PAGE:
Qualcomm has announced RF360, a solution that solves one of the biggest hurdles for LTE handset makers and customers: the need to build multiple versions of the same handset to address one of the many (40+) LTE bands worldwide.
Interestingly, Qualcomm did a good job of keeping this a secret, since the company hinted before that a solution to it may take a long time to appear. For instance, the iPhone 5 comes in 3 versions (Model A1428, A1429 GSM, A1429 CDMA) and the Galaxy S3 has multiple versions as well (including a Qualcomm-powered one).
For the traveler, this meant that LTE will not be available outside of their home market, because each carrier uses different frequencies, and even within a local market (US: Sprint, Verizon, AT&T), LTE roaming may not be available.
You may care even if you do not travel because the different hardware flavors delay smartphones availability in smaller markets or for smaller carriers.
It also fragments the smartphone support (different hardware) and finally, it makes building those phones more expensive to build, design and update. Qualcomm RF360 at offering a technical solution that would allow handset makers to build a single hardware design to address every (or most) LTE markets.
Why was there a problem to start with?
It all started with something simple: there is a spectrum crunch (spectrum = radio frequencies, or bands) worldwide due to the proliferation of wireless services. On top of that, governments worldwide saw an opportunity to make a quick buck (in the Billions) by licensing spectrums to carriers worldwide and so they did…
Unfortunately, the random spectrum availability (each country has its own “radio” history) and the lack of worldwide coordination led to today’s situation where LTE is operated on more than 40 bands worldwide.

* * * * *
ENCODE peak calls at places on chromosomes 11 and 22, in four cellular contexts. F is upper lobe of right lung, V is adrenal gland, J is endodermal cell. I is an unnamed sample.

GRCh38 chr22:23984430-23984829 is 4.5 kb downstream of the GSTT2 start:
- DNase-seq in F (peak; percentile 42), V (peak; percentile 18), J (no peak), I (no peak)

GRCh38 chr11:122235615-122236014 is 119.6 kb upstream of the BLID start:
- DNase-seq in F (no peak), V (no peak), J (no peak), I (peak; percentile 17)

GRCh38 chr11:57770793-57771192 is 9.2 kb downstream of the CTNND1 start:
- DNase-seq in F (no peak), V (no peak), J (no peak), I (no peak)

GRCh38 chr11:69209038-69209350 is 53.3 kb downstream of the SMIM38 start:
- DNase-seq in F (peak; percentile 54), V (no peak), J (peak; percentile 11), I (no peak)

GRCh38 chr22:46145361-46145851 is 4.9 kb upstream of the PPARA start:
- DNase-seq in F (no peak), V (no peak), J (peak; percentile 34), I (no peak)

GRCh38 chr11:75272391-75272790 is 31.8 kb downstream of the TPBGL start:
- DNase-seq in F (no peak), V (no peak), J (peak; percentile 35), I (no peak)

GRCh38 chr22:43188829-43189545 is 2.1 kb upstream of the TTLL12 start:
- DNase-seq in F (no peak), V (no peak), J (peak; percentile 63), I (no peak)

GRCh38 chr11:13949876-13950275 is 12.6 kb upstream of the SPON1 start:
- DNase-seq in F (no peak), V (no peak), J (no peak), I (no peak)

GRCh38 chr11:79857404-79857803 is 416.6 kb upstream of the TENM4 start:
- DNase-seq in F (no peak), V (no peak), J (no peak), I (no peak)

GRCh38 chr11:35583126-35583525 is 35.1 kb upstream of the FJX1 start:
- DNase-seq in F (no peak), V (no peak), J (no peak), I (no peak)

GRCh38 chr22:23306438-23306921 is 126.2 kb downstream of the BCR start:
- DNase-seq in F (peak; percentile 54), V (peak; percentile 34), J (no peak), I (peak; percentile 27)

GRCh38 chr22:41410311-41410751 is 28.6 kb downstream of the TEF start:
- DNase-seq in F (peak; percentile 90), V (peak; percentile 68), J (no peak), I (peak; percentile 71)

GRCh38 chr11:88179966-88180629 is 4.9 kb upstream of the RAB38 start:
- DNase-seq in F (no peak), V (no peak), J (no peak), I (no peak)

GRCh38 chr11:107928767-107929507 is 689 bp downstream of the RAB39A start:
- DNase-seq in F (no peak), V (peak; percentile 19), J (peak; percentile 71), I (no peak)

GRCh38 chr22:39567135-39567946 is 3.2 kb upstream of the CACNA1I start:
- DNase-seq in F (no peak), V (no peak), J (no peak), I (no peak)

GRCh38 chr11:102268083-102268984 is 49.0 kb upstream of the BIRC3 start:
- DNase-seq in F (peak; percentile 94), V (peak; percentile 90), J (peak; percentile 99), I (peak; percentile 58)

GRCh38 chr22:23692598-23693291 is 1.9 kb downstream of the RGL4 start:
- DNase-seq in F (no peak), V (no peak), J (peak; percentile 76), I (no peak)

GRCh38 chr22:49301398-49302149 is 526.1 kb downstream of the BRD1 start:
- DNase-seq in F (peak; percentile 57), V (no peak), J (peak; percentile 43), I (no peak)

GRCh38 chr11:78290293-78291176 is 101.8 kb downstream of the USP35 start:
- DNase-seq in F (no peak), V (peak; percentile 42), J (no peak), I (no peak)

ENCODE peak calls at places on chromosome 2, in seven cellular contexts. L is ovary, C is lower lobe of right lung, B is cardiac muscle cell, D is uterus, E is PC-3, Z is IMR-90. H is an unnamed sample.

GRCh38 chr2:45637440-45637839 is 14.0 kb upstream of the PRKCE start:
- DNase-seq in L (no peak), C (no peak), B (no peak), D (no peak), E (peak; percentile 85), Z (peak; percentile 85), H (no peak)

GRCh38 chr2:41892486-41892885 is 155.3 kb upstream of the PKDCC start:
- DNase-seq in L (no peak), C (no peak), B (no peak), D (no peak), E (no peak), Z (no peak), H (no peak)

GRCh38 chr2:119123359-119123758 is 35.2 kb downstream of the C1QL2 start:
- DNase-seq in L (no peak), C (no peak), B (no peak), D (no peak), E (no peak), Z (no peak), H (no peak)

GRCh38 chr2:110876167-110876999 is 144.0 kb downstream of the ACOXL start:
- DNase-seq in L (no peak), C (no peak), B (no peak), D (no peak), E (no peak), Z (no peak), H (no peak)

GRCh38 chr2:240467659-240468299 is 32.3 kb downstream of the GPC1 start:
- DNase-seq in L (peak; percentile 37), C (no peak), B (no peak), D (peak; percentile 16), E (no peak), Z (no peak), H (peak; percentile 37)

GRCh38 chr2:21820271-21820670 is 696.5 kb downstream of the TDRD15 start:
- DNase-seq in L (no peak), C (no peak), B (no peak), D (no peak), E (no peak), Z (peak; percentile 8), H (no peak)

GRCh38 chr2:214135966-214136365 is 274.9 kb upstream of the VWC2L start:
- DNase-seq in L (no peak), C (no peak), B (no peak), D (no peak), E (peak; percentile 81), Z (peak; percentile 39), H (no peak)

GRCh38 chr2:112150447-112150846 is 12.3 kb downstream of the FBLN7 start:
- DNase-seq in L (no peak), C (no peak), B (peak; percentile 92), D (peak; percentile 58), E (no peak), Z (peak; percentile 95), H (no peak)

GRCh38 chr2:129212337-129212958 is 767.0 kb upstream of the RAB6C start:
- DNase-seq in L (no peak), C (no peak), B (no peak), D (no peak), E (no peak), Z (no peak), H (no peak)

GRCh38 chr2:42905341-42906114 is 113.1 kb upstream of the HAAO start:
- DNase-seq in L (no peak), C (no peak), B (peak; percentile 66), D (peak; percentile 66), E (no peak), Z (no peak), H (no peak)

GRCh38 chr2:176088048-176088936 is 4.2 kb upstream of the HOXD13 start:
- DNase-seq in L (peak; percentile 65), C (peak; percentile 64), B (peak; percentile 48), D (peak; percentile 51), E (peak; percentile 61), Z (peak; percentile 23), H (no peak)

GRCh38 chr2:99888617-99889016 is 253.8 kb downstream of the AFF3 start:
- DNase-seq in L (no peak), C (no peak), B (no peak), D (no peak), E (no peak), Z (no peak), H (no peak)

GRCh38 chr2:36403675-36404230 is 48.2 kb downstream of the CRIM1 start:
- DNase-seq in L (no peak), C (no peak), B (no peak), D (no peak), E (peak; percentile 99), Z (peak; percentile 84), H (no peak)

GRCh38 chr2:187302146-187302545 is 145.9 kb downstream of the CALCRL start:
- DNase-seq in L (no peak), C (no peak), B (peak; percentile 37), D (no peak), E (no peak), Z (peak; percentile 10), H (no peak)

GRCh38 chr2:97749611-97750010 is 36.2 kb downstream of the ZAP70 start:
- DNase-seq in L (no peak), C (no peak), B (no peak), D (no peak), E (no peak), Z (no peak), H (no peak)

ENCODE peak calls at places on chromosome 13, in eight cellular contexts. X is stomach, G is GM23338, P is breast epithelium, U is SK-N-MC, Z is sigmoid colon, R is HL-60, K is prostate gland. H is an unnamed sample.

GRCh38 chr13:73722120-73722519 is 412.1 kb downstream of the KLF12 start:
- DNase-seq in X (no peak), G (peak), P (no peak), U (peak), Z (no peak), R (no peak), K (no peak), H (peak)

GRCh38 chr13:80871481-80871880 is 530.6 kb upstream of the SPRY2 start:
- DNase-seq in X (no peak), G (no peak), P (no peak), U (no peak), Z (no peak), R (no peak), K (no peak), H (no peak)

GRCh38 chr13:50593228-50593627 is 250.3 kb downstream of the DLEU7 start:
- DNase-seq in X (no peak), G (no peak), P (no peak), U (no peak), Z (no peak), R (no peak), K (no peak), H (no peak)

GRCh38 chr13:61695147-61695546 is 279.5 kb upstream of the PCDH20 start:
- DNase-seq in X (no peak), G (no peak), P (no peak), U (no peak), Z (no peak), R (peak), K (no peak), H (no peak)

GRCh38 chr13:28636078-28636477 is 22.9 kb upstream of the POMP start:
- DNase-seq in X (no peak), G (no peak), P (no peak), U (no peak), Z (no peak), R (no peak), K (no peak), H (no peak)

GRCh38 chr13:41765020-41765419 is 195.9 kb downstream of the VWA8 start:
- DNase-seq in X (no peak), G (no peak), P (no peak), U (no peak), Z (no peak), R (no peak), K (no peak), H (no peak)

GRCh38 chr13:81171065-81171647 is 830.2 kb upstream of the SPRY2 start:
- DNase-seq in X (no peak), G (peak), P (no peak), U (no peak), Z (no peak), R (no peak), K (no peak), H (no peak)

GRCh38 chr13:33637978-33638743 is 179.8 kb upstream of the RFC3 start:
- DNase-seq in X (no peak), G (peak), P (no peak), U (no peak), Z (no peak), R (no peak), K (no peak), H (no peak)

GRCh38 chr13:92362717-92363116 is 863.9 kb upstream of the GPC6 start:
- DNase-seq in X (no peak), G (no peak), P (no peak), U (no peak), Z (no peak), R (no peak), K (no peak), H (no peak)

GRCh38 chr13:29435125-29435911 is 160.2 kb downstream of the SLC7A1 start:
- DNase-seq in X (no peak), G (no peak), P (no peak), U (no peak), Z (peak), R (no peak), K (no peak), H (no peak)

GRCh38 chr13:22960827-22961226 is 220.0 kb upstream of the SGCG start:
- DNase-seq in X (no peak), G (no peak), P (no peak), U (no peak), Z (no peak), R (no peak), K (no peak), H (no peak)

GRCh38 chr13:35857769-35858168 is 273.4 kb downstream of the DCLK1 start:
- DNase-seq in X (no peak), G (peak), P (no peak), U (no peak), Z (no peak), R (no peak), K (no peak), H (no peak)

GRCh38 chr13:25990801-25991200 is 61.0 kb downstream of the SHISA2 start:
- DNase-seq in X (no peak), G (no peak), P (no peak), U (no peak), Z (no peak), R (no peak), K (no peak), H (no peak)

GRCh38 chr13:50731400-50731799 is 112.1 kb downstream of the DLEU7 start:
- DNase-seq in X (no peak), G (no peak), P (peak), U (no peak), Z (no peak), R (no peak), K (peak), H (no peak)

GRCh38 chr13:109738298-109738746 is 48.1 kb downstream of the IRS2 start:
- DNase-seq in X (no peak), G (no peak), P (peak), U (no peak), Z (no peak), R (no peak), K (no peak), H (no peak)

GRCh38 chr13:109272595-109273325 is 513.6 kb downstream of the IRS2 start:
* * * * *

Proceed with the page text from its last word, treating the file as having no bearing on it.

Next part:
The original GSM and 3G bands are widely used in the world, and this is why your phones would most likely work in most GSM countries. Also, WiFi is a brilliant example of how using the same band worldwide makes technology affordable and available.
Using data over LTE has two main distinct steps: 1/ receive the signal 2/ process the signal. Step #2 is mostly done in the digital domain, so that’s more or less the same thing for all phones. Step #1 is an “analog” issue as each band needs specific hardware (radio front-end that handle the radio waves as they come in).
The problem is that support for each band does take a bit of room on a smartphone motherboard, and after supporting a handful, there is simply no more space.
By integrating the radio front-end in a tiny chip, Qualcomm enables the addition of wider front-end radio support, therefore making LTE handsets compatible with more (if not all) worldwide bands. The problem was “space” and basically “integration” into a small chip solves that.
If it works as advertised, Qualcomm’s RF360 solution solves one of the most intricate problem linked to LTE smartphones worldwide. Handset makers get an easier path to supporting their products worldwide, and costumers can hope to get handset faster, especially if they live in countries with LTR bands that are different from the ones in big markets like the USA or select European and Asian countries.
Finally, the integration of those once external components into a small chip help improves the smartphone designs by liberating space, reducing power consumption and inter-components communications speed. Someone once told me that to make money, you need to solve someone else’s problem: this look like a great example of that principle.